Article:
Gardener's Grapevine 2012.08.15

Written by David Green.

This past week has been a rather challenging one in my life. I have been a nurse for 25 years this year. I consider myself an old dog when it comes to OB/GYN, as I’ve spent most of my career in that area.

Our office switched over to electronic medical records this week and what a headache. After eight hours I was brain dead and it took all I had to drive home.  Change is hard and scary. I, as well as most people, like what I know because a certain amount of peace and comfort comes with routine. Such is the same in gardening.

A lot of gardeners do the same things year after year as it works for them and it’s their comfort zone. With the weather the last few years, and especially this year, we are all forced out of our comfort zones in the gardening world. I realized this with my peas. I read an article that said get your peas in the ground as soon as possible in the spring, even while the earth is still thawing. As global warming gives us hotter, longer summers, our pea planting is required sooner than ever. Next year I will try to get them in the ground in February or March.

At church today Judy Heiney asked me if it is too late to prune roses. I had to stop and think about this. The answer is “no.” Basically, in our area it’s OK through August and possibly early September. As the nights get colder they need to be left alone to get ready to go dormant in winter. 

Roses love to be pruned and even if it’s not done correctly they will grow back. It’s hard to kill them with pruning. First, make sure all your tools are clean and sharp. Dirty tools can give a rose a disease and that may very well kill it. I wash all my tools with Dawn dish soap, rinse them well and lay them in the sun to dry.

Prune from the base of the plant opening up the center to encourage good air flow. This will help avoid fungus and disease. Make a 45 degree cut ¼-inch above a bud nodule. Clean, smooth cuts are best. Ragged cuts stress the plant. Remove any dry, diseased, damaged foliage and discard it in the trash. Do not throw it on ground as it will damage or reinfect the plant.

When you stop pruning for the season, stop feeding also. The plant doesn’t like to go dormant on a full stomach. Speaking of which, if your potted plants are looking less than awesome it may be due to a decrease in food. Most potted plants are in soil that automatically feeds the plants for three months. So if you planted your pot in May, the food in the soil has been all used up. A good fertilizer will perk it up. 

The reason for the roses going crazy right now is due to the weather. They love rain and cooler temps. So do I, but until I get a handle on this new form of charting, don’t look for me to be blooming. A smile is about it.

  • Front.train
    WRECKAGE—Morenci Fire Department member Taylor Schisler walks past the smoking wreckage of a semi-truck tractor on the north side of the Norfolk and Southern Railroad tracks on Ranger Highway. The truck trailer was on the south side of the tracks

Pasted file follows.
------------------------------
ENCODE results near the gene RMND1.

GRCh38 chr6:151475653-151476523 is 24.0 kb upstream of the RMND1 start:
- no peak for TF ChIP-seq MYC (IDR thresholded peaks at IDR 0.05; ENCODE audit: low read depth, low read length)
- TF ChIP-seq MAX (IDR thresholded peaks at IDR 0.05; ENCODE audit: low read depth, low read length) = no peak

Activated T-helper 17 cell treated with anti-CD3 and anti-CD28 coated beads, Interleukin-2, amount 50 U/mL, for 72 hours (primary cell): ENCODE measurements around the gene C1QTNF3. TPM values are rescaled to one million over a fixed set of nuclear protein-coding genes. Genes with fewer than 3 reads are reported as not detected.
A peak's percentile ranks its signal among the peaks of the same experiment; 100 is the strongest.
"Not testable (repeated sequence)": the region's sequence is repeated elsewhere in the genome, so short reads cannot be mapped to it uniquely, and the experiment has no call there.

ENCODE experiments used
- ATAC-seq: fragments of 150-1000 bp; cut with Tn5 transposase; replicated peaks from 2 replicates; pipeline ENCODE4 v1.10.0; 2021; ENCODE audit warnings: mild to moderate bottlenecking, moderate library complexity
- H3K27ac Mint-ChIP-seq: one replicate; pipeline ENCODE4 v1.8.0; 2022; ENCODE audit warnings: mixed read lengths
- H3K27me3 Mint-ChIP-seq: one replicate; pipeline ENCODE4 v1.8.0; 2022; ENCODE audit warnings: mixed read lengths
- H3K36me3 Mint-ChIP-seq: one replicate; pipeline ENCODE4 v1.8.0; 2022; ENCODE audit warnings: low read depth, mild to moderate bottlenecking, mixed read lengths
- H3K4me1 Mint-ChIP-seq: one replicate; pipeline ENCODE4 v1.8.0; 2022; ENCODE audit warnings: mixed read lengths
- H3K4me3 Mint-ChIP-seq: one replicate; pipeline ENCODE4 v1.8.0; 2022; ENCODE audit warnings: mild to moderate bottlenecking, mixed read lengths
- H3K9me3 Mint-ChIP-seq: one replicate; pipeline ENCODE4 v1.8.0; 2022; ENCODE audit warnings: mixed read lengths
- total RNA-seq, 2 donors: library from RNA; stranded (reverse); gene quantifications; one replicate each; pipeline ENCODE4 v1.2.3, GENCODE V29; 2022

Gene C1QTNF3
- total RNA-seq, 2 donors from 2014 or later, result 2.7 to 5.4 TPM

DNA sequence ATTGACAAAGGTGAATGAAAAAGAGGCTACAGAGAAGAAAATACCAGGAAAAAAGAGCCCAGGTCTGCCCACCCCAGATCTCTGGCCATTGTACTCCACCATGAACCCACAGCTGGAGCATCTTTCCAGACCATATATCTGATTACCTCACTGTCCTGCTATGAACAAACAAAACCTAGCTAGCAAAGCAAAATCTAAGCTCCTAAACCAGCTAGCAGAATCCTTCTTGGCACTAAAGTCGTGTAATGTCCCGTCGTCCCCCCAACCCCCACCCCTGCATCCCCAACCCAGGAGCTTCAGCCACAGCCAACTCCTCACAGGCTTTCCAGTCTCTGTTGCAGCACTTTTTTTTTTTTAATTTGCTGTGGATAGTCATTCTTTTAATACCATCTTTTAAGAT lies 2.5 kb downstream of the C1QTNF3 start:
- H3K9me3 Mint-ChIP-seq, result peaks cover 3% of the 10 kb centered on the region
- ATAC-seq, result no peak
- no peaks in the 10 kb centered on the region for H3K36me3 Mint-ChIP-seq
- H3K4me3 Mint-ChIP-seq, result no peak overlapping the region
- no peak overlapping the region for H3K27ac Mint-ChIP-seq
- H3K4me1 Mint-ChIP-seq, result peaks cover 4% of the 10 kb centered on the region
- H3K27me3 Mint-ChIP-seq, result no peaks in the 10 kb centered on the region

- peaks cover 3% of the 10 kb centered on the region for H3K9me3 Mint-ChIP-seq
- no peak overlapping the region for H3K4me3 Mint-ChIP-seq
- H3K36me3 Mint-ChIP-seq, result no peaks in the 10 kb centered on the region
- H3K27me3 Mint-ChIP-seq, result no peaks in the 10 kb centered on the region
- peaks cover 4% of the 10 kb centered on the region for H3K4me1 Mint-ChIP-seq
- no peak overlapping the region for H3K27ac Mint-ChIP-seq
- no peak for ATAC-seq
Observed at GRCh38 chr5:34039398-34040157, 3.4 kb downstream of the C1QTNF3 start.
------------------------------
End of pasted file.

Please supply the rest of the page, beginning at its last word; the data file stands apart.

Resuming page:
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    SCULPTORS—Morenci third grade students Emersyn Thompson (left) and Marissa Lawrence turn spaghetti sticks into mini sculptures Friday during a class visit to Stair District Library. All Morenci Elementary School classes recently visited the library to experience the creative construction toys purchased through the “Sculptamania!” project, funded by a Disney Curiosity Creates grant. The grant is administered by the Association for Library Services to Children, a division of the American Library Association.
  • Funcolor
    LEONIE LEAHY was one of three local hair stylists who volunteered time Friday at the Morenci PTO Fun Night. Her customer, Aubrey Sandusky, looks up at her mother while her hair takes on a perfect match to her outfit. Leahy said she had a great time at the event—nothing but happy clients.
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    LEARNING THE ROPES—Kristy Castillo (left), co-owner of Mane Street Salon, works with Kendal Kuhn as Sierra Orner takes a phone call. The two Morenci Area High School juniors spent Friday at the salon as part of a job shadowing experience.
  • KayseInField
    IN THE FIELD—2004 Morenci graduate Kayse Onweller works in a test plot of wheat in Texas. She’s part of Bayer CropScience’s North American wheat breeding program based in Nebraska, where she completed post-graduate work in plant breeding and genetics.
  • Front.winner
    REFEREE Camden Miller raises the hand of Morenci Jr. Dawgs wrestler Ryder Ryan as his opponent leaves the mat in disappointment. Morenci’s youth wrestling program served as host for a tournament Saturday morning to raise money for the club. Additional photos are on the back page.
  • Front.bank.2
    SHERWOOD STATE Bank opened its Fayette office at a grand opening Friday morning, drawing a large crowd to view the renovated building. Above, Burt Blue talks to teller Cindy Funk, while his wife, Jackie, looks around the new office. The Blues missed the opening and took a quick tour on Tuesday. Few traces remain of the former grocery store and theater, however, part of the original brick wall still shows in the hallway leading to the back of the building. The drive-through window should be ready for customers later in the month.
  • Front.make.three
    FROM THE LEFT, Landon Wilkins, Ryan White and Logan Blaker try out their artistic skills Saturday afternoon at the Morenci PTO’s first Date to Create event. More than 50 people showed up to create decorated planks of wood to hang from rope. The event served as a fund-raiser for miscellaneous PTO projects. Additional photos are on the back of this week’s Observer.

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